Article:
among other things, a Zoomba robot helps keep the decks
clean and driving the ship involves a joystick.
“Being a part of the USS INDEPENDENCE is a dream come
true for me,” said LTjg Samuel Bryant, Main Propulsion Assistant.
“The platform is at the cutting edge of military technology and
the forefront of the Navy’s overall combat initiative. I feel like I
am part of a crew that is ready to answer that call and meet
The core crew is not the only team expressing pride and
a sense of accomplishment. With aviation and mission
module personnel embarked, the number of personnel
onboard grows to approximately 75.
“The aviation community in general and the rotary-wing
community in particular has much to be proud of with
respect to operations conducted onboard USS FREEDOM,”
said LCDR Roy Zaletski, Officer in Charge, HSC-22, deployed
onboard FREEDOM. FREEDOM first deployed in 2010,
over two years ahead of schedule. While operating in the
U.S. 4th and 3rd Fleet areas of responsibility, she conducted
successful counter-illicit trafficking operations, successfully
integrated with a carrier strike group, performed exercises
with partner navies and conducted maneuvers with other
ships and an embarked Fire Scout.
“The successes achieved during the counter-illicit
trafficking mission were some of the most memorable
moments of my career,” said LCDR Zaletski. “To participate
in such high-intensity operations as part of an incredibly
competent and interoperable team was quite rewarding.”
“Rewarding” is a term you hear a lot aboard LCS.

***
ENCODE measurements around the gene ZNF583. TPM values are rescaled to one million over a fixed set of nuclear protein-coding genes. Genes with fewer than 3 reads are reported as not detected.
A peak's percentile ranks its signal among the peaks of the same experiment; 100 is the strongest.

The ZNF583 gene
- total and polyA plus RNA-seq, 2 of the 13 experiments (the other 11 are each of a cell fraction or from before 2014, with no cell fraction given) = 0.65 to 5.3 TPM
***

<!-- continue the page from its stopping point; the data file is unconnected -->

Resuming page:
Where are they now?
Two LCS have already joined the fleet – USS FREEDOM (LCS 1), homeported in San
Diego and USS INDEPENDENCE (LCS 2), homeported in San Diego and currently
operating out of Mayport.
- PCU FORT WORTH (LCS 3) is under construction at Marinette Marine; it was launched
4 Dec. 2010 and delivery is expected in 2012.
- PCU CORONADO (LCS 4) is under construction at Austal USA; it was launched 14 Jan.
2011 and delivery is expected in 2012.
- MILWAUKEE (LCS 5) and JACKSON (LCS 6) are in the early phases of construction –
MILWAUKEE by Lockheed in Marinette, Wis., and JACKSON by Austal in Mobile, Ala.
n DETROIT (LCS 7) and MONTGOMERY (LCS 8) are continuing pre-production efforts in
Marinette by Lockheed and Mobile by Austal, respectively.
From the air––LCDR Roy Zaletski, Officer in Charge of helicopter detachment
HSC-22, on operating onboard USS FREEDOM (LCS 1) during her maiden deployment
and unique contributors to success:
Utilization of LINK-16 technology enabled maintenance of communication
beyond the typical range and allowed for secure interaction between ship and
helicopter, enhancing battlespace awareness.
- FREEDOM’s closing speed increased the range at which counter-illicit trafficking
targets could be searched for and prosecuted. (The U.S. Coast Guard’s guide for
Airborne Use of Force prohibit the use of disabling fire on a suspected trafficker
unless there is a Navy or Coast Guard vessel that can close on the target in a
prescribed amount of time.)
- Successful completion of air operations at consistently high speeds and relative
winds provided validation of the safety of operating at these speeds.